An exploratory study of the association of acute posttraumatic stress, depression, and pain to cognitive functioning in mild traumatic brain injury

Jessica S. Massey, Susanne Meares, Jennifer Batchelor, Richard A. Bryant

Research output: Contribution to journalArticleResearchpeer-review

Abstract

Objective: Few studies have examined whether psychological distress and pain affect cognitive functioning in the acute to subacute phase (up to 30 days postinjury) following mild traumatic brain injury (mTBI). The current study explored whether acute posttraumatic stress, depression, and pain were associated with performance on a task of selective and sustained attention completed under conditions of increasing cognitive demands (standard, auditory distraction, and dual-task), and on tests of working memory, memory, processing speed, reaction time (RT), and verbal fluency. Method: At a mean of 2.87 days (SD = 2.32) postinjury, 50 adult mTBI participants, consecutive admissions to a Level 1 trauma hospital, completed neuropsychological tests and self-report measures of acute posttraumatic stress, depression, and pain. A series of canonical correlation analyses was used to explore the relationships of a common set of psychological variables to various sets of neuropsychological variables. Results: Significant results were found on the task of selective and sustained attention. Strong relationships were found between psychological variables and speed (rc = .56, p = .02) and psychological variables and accuracy (rc = .68, p = .002). Pain and acute posttraumatic stress were associated with higher speed scores (reflecting more correctly marked targets) under standard conditions. Acute posttraumatic stress was associated with lower accuracy scores across all task conditions. Moderate but nonsignificant associations were found between psychological variables and most cognitive tasks. Conclusions: Acute posttraumatic stress and pain show strong associations with selective and sustained attention following mTBI.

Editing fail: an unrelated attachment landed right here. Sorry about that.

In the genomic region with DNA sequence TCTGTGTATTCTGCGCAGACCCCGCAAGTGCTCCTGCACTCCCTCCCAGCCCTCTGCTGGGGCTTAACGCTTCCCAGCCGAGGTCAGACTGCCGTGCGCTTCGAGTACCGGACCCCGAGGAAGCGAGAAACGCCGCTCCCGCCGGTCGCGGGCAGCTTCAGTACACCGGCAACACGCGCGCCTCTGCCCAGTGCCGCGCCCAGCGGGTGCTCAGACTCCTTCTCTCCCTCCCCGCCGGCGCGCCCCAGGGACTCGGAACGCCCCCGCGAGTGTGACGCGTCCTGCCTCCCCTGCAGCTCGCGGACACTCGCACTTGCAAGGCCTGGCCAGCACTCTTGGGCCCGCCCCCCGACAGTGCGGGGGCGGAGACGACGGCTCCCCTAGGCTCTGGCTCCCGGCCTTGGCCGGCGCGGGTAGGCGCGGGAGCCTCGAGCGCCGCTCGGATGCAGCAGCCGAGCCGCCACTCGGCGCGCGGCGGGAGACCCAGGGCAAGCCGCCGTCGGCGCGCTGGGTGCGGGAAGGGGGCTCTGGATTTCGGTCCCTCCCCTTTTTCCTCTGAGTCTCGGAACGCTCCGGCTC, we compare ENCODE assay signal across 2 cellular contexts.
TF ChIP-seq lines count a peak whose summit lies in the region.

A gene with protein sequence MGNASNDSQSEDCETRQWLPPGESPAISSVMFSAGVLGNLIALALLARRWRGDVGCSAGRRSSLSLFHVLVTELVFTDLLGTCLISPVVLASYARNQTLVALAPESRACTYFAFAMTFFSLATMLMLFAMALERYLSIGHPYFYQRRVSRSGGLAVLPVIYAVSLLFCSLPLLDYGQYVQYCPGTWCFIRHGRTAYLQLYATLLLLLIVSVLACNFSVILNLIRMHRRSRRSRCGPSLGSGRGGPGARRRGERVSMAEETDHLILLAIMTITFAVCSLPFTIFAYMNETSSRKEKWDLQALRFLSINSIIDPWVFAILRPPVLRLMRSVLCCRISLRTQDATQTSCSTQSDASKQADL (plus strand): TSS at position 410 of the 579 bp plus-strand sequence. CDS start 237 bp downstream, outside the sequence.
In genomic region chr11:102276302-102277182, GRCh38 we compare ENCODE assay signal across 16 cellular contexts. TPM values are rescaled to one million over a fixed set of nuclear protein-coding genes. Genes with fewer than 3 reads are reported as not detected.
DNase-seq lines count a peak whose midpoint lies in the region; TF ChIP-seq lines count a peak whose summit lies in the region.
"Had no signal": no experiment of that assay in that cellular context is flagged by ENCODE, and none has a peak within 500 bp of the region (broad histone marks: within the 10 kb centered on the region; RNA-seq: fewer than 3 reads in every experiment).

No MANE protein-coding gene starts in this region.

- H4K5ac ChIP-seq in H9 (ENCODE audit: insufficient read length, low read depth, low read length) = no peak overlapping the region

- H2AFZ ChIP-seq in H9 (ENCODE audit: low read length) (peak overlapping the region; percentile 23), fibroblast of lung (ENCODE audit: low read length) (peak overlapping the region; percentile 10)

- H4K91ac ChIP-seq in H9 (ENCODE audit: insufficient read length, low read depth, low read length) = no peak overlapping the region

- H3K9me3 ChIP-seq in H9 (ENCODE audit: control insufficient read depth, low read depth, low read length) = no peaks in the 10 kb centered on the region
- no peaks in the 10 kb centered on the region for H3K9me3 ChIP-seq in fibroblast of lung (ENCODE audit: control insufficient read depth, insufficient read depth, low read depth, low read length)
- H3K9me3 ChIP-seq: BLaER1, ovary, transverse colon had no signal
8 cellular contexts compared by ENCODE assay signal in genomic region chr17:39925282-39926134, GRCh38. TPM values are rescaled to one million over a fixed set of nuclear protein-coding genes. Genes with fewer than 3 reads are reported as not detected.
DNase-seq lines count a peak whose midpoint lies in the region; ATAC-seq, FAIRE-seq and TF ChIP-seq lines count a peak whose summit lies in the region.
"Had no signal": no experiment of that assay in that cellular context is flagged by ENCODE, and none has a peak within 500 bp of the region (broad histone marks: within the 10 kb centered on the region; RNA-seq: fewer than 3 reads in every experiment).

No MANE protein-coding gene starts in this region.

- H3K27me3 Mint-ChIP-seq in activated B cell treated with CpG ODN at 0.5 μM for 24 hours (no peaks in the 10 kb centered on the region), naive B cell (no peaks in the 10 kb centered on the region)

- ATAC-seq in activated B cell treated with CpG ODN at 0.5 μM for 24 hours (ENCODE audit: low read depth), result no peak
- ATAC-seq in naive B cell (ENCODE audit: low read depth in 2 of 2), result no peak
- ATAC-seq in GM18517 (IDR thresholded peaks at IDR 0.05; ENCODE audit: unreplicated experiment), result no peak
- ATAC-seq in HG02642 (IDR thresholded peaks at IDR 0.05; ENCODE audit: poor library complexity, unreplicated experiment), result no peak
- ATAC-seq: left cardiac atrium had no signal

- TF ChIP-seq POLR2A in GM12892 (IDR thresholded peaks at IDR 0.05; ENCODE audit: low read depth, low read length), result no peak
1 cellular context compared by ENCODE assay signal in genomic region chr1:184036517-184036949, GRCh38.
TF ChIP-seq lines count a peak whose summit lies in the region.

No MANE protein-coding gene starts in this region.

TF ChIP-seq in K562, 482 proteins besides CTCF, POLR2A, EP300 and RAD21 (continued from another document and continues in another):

LanguageEnglish
Pages530-542
Number of pages13
JournalNeuropsychology
Volume29
Issue number4
DOIs
Publication statusPublished - 1 Jul 2015

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Brain Concussion
Depression
Psychology
Pain
Neuropsychological Tests
Short-Term Memory
Self Report
Reaction Time
Traumatic Brain Injury
Psychological
Wounds and Injuries

Cite this

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abstract = "Objective: Few studies have examined whether psychological distress and pain affect cognitive functioning in the acute to subacute phase (up to 30 days postinjury) following mild traumatic brain injury (mTBI). The current study explored whether acute posttraumatic stress, depression, and pain were associated with performance on a task of selective and sustained attention completed under conditions of increasing cognitive demands (standard, auditory distraction, and dual-task), and on tests of working memory, memory, processing speed, reaction time (RT), and verbal fluency. Method: At a mean of 2.87 days (SD = 2.32) postinjury, 50 adult mTBI participants, consecutive admissions to a Level 1 trauma hospital, completed neuropsychological tests and self-report measures of acute posttraumatic stress, depression, and pain. A series of canonical correlation analyses was used to explore the relationships of a common set of psychological variables to various sets of neuropsychological variables. Results: Significant results were found on the task of selective and sustained attention. Strong relationships were found between psychological variables and speed (rc = .56, p = .02) and psychological variables and accuracy (rc = .68, p = .002). Pain and acute posttraumatic stress were associated with higher speed scores (reflecting more correctly marked targets) under standard conditions. Acute posttraumatic stress was associated with lower accuracy scores across all task conditions. Moderate but nonsignificant associations were found between psychological variables and most cognitive tasks. Conclusions: Acute posttraumatic stress and pain show strong associations with selective and sustained attention following mTBI.",
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An exploratory study of the association of acute posttraumatic stress, depression, and pain to cognitive functioning in mild traumatic brain injury. / Massey, Jessica S.; Meares, Susanne; Batchelor, Jennifer; Bryant, Richard A.

In: Neuropsychology, Vol. 29, No. 4, 01.07.2015, p. 530-542.

Research output: Contribution to journalArticleResearchpeer-review

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